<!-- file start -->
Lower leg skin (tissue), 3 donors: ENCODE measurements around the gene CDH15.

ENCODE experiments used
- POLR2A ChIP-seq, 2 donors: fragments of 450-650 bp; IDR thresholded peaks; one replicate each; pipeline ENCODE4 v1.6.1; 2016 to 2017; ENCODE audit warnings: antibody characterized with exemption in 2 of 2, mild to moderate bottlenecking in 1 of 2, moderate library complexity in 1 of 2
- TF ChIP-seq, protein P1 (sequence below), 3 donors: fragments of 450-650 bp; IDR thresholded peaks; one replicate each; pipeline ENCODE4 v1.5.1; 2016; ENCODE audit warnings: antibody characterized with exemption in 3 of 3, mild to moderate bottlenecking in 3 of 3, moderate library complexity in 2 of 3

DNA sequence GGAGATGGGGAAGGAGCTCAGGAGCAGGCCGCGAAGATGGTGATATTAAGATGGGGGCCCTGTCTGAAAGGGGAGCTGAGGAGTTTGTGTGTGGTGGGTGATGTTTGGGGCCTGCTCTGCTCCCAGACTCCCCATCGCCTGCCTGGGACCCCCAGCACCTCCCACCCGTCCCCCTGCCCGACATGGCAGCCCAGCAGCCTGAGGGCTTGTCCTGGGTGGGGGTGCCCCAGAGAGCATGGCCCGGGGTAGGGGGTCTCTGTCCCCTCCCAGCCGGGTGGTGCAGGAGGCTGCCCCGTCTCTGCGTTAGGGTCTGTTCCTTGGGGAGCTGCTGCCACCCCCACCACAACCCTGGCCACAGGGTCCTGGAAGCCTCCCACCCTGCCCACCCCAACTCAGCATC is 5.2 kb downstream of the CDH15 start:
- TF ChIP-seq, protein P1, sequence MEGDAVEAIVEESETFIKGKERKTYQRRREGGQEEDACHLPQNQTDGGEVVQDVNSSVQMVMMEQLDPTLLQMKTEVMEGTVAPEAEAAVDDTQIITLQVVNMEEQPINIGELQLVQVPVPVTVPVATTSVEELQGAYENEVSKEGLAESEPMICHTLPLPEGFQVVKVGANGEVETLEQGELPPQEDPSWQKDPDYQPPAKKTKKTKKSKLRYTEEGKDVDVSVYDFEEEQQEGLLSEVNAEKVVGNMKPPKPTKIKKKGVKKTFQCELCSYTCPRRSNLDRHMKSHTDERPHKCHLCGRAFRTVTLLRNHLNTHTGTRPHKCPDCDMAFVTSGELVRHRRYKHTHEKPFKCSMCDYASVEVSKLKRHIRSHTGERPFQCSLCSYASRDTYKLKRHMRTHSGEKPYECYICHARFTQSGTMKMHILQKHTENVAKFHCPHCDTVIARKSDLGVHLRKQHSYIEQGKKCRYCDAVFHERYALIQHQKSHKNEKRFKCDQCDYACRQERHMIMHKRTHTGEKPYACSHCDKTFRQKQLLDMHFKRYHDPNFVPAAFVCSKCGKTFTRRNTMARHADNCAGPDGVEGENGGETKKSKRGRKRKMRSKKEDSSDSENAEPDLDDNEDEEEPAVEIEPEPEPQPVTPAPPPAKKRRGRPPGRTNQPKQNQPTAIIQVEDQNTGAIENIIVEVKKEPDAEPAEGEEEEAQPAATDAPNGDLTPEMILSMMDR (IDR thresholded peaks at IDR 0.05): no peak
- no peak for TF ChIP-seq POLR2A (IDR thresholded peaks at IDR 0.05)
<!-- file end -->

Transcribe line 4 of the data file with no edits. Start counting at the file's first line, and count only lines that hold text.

- TF ChIP-seq, protein P1 (sequence below), 3 donors: fragments of 450-650 bp; IDR thresholded peaks; one replicate each; pipeline ENCODE4 v1.5.1; 2016; ENCODE audit warnings: antibody characterized with exemption in 3 of 3, mild to moderate bottlenecking in 3 of 3, moderate library complexity in 2 of 3